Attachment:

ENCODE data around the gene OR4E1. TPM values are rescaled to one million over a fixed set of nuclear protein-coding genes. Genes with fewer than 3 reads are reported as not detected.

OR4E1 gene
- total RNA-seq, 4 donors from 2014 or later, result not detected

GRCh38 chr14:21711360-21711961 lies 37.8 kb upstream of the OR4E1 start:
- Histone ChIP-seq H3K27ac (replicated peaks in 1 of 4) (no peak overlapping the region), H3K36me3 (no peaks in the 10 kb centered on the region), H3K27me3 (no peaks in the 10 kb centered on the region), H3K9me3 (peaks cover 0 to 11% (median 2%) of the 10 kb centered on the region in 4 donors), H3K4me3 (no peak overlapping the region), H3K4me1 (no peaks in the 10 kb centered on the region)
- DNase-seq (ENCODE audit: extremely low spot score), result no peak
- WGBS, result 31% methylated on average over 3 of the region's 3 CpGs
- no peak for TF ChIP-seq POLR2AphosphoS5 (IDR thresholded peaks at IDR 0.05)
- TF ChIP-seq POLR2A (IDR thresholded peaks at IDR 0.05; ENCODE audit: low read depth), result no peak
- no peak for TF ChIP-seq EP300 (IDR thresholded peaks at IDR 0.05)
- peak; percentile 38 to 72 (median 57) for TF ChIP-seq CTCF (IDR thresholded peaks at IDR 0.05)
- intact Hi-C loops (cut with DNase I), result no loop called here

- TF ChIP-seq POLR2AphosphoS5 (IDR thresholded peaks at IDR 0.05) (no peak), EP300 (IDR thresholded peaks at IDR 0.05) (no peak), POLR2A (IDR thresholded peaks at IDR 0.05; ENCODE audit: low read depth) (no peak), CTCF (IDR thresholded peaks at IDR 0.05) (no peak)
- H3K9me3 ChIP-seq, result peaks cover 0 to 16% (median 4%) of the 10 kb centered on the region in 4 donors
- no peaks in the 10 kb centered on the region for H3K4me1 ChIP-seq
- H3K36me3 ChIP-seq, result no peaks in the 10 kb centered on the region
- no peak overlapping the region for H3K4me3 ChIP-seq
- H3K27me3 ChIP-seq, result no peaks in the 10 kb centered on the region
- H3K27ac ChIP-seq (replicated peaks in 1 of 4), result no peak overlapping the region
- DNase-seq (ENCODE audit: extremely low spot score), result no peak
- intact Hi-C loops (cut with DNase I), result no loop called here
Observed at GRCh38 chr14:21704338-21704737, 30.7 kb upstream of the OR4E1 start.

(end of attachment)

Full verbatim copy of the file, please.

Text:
ENCODE data around the gene OR4E1. TPM values are rescaled to one million over a fixed set of nuclear protein-coding genes. Genes with fewer than 3 reads are reported as not detected.

OR4E1 gene
- total RNA-seq, 4 donors from 2014 or later, result not detected

GRCh38 chr14:21711360-21711961 lies 37.8 kb upstream of the OR4E1 start:
- Histone ChIP-seq H3K27ac (replicated peaks in 1 of 4) (no peak overlapping the region), H3K36me3 (no peaks in the 10 kb centered on the region), H3K27me3 (no peaks in the 10 kb centered on the region), H3K9me3 (peaks cover 0 to 11% (median 2%) of the 10 kb centered on the region in 4 donors), H3K4me3 (no peak overlapping the region), H3K4me1 (no peaks in the 10 kb centered on the region)
- DNase-seq (ENCODE audit: extremely low spot score), result no peak
- WGBS, result 31% methylated on average over 3 of the region's 3 CpGs
- no peak for TF ChIP-seq POLR2AphosphoS5 (IDR thresholded peaks at IDR 0.05)
- TF ChIP-seq POLR2A (IDR thresholded peaks at IDR 0.05; ENCODE audit: low read depth), result no peak
- no peak for TF ChIP-seq EP300 (IDR thresholded peaks at IDR 0.05)
- peak; percentile 38 to 72 (median 57) for TF ChIP-seq CTCF (IDR thresholded peaks at IDR 0.05)
- intact Hi-C loops (cut with DNase I), result no loop called here

- TF ChIP-seq POLR2AphosphoS5 (IDR thresholded peaks at IDR 0.05) (no peak), EP300 (IDR thresholded peaks at IDR 0.05) (no peak), POLR2A (IDR thresholded peaks at IDR 0.05; ENCODE audit: low read depth) (no peak), CTCF (IDR thresholded peaks at IDR 0.05) (no peak)
- H3K9me3 ChIP-seq, result peaks cover 0 to 16% (median 4%) of the 10 kb centered on the region in 4 donors
- no peaks in the 10 kb centered on the region for H3K4me1 ChIP-seq
- H3K36me3 ChIP-seq, result no peaks in the 10 kb centered on the region
- no peak overlapping the region for H3K4me3 ChIP-seq
- H3K27me3 ChIP-seq, result no peaks in the 10 kb centered on the region
- H3K27ac ChIP-seq (replicated peaks in 1 of 4), result no peak overlapping the region
- DNase-seq (ENCODE audit: extremely low spot score), result no peak
- intact Hi-C loops (cut with DNase I), result no loop called here
Observed at GRCh38 chr14:21704338-21704737, 30.7 kb upstream of the OR4E1 start.